I’ve decided that I want to play more variety in RPGs.  This, combined with the fact that I have less time than ever to play them means I want a tightly written novella or short story for a campaign, not an epic 7 novel series.

So, I want a campaign to complete in 6-12 months.  I want to play 2x per month, for 5 hours or so.  This gives me 60-120 hours to complete an entire campaign, which really isn’t all that much time.  With this perspective, how many levels should the game have, and how many hours should it take to level up?

Let’s say we go with 100 hour campaigns, which is being a bit generous.  We could do 20 levels for 1 level every 5 hours of play.  We could also do 10 levels, with a  level for every 10 hours of play.  I’d also say that the game system should probably be able to handle a longer campaign, and that maybe there is a more epic tier that exists, but there would need to be some practical reason that most NPCs aren’t “epic” or there aren’t really epic-tier heroes controlling the world and pulling the strings.

I don’t want to go too far down that way though, because that way lies super-hero style RPG play, and I really don’t care about that right now for Lost Worlds.  So, I think I want to delay some of the gratification of leveling, so I think every-other session is probably appropriate.  Every session might be hard to keep up with for players as they have changing stats and powers every time they sit down after a 2-week break.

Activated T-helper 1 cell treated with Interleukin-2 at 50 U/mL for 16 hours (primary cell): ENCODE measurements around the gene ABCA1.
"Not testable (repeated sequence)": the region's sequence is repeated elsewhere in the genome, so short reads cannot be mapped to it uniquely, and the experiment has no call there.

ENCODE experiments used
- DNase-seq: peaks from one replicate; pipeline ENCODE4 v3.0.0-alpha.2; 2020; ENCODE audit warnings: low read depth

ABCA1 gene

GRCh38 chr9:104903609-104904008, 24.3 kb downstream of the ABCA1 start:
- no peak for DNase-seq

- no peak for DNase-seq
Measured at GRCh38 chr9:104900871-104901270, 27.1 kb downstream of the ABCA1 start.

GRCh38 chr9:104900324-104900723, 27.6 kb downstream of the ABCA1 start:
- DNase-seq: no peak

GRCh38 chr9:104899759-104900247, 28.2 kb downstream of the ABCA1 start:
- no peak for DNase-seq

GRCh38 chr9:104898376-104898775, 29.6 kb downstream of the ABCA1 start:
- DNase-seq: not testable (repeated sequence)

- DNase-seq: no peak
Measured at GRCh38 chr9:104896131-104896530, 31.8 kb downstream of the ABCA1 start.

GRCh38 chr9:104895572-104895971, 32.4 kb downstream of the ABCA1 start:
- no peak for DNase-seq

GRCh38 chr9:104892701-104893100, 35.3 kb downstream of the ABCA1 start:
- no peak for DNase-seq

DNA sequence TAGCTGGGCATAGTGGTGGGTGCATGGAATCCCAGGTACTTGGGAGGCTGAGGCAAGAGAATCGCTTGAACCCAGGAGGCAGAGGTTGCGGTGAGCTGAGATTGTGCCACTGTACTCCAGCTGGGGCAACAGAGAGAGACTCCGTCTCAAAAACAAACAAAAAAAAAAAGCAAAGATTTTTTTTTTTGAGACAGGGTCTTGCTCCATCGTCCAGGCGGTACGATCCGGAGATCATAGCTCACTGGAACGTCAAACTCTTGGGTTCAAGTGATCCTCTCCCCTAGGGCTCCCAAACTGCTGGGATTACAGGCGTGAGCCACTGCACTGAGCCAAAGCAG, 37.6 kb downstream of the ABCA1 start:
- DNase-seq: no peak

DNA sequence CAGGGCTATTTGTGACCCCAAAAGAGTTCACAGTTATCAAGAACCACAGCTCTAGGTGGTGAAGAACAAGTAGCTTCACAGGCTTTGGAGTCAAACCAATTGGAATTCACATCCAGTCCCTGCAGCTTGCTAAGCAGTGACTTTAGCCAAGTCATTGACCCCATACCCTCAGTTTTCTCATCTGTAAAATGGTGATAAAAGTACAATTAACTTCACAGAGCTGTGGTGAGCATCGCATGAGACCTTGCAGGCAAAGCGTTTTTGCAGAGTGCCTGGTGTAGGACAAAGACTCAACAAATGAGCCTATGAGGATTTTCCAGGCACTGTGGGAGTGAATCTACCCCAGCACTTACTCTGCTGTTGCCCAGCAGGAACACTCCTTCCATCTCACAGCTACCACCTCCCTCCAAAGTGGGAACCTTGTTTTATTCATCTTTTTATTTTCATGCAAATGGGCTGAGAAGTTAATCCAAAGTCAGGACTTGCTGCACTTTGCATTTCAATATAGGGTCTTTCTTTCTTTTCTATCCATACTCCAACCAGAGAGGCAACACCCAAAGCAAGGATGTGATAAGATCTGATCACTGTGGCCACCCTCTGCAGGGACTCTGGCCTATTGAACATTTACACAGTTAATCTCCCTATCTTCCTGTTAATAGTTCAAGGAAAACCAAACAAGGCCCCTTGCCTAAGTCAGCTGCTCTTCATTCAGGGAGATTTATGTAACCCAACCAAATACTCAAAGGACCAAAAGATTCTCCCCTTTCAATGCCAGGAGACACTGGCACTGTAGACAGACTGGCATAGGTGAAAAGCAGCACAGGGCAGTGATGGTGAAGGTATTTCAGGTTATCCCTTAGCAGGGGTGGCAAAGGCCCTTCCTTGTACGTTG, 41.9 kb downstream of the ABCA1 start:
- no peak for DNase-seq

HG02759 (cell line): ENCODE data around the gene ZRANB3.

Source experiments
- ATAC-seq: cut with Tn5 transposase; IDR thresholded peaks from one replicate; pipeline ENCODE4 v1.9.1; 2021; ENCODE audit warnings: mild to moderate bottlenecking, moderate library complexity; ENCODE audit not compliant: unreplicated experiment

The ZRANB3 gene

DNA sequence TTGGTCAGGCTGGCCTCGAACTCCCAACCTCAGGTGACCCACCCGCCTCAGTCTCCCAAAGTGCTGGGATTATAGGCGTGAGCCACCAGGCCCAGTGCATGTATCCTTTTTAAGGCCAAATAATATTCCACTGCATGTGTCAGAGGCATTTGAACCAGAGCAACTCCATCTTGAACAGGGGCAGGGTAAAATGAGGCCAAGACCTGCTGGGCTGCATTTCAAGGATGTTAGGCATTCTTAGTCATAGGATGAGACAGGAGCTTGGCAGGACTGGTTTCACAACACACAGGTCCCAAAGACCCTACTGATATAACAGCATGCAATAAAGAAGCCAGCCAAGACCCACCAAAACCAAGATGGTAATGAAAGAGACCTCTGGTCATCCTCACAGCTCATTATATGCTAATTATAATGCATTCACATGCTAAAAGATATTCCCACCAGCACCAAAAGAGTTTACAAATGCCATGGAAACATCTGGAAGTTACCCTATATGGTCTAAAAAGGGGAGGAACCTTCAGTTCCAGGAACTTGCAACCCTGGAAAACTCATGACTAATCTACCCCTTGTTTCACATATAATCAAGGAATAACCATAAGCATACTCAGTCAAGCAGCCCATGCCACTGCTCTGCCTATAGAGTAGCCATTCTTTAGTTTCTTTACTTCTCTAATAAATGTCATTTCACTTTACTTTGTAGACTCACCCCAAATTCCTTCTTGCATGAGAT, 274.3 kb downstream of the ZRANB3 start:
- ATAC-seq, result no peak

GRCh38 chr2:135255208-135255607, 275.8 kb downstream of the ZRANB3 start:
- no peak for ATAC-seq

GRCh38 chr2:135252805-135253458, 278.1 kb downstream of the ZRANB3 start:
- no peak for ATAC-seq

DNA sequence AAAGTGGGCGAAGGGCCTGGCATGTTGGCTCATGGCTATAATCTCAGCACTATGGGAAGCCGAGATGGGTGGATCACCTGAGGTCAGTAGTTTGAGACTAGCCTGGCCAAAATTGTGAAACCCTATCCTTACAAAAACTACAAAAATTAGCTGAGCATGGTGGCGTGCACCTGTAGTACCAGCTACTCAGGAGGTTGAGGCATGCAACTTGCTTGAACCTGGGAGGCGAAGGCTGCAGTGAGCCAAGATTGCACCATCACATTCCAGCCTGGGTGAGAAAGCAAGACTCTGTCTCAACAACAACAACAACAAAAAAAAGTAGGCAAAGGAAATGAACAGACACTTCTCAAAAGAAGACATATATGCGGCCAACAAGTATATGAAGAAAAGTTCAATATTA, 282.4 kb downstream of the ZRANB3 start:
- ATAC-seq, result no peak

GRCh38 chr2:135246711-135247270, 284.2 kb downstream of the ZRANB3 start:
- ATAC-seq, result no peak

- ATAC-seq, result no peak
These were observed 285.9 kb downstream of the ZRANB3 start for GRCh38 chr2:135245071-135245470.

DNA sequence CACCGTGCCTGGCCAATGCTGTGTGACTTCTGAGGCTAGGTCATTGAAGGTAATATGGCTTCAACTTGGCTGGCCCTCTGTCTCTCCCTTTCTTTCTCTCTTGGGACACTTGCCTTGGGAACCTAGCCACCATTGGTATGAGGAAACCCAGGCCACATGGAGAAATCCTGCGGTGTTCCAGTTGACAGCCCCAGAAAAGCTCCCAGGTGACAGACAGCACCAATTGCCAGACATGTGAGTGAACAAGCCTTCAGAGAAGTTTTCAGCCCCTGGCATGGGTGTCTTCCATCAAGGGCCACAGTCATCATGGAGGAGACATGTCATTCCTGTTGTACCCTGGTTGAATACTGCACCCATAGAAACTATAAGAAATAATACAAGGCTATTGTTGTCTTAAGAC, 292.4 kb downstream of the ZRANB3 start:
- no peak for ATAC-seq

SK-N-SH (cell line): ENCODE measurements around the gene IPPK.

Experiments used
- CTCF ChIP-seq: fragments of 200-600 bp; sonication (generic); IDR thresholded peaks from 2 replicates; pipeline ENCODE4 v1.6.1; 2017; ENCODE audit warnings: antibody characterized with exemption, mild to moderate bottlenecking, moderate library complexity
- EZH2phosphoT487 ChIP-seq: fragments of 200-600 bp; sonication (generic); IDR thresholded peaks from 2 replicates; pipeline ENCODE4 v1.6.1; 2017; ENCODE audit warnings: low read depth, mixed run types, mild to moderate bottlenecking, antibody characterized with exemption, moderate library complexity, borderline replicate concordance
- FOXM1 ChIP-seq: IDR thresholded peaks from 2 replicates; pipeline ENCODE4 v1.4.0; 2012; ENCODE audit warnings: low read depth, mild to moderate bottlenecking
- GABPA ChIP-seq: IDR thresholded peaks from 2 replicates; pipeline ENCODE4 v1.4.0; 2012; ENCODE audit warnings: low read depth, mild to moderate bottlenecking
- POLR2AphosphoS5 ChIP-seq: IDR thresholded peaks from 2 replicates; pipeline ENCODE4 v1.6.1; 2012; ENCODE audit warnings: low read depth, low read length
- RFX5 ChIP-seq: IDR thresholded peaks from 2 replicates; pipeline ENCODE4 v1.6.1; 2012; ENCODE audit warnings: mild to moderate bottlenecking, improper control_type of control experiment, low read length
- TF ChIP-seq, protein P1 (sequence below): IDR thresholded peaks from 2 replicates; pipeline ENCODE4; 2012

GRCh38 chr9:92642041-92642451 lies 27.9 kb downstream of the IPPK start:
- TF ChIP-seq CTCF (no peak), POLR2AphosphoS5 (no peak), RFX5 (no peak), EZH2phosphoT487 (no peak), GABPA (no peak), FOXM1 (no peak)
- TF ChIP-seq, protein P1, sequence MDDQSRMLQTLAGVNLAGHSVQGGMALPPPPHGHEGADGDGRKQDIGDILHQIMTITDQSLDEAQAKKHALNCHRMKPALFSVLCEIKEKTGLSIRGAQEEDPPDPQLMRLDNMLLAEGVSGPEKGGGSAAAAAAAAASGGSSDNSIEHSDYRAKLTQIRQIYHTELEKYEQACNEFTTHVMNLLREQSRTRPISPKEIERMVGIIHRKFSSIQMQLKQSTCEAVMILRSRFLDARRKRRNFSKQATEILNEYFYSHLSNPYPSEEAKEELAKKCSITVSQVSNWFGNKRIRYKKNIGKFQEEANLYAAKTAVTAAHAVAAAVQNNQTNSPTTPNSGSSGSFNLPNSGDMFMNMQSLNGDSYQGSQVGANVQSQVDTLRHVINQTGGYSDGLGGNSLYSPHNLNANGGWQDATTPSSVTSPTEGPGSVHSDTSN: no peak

All of that being said, I think I want my design space then to be about 10 levels worth of stuff, with level 1-3 being an above average combatant, level 4-7 being a hero, and level 8-10 being a leader.  There is going to be a fine line between having fewer steps and making the levels granular enough that a level 2 doesn’t auto-win against a level 1, and a level 3 doesn’t auto-win against a level 2, etc., since I want a little more granularity in the range.

I’m not completely sold that every-other-session should be a level though.  What would you prefer?

5 thoughts on “Campaigns

  1. connorbros

    Since I’ve been a break from both playing and running sessions of any kind, recently I’ve been thinking about campaign length, especially what a level even is. While this is kind of parallel to the whole ‘How many hours per level?’ question, I found myself recently attracted to the idea of each level representing a year in a character’s life. A full career from start to finish could be something like 20 years. Suddenly, the character advancement compels the roleplaying to me, rather than being a side system that happens to come along with an otherwise story and character driven game.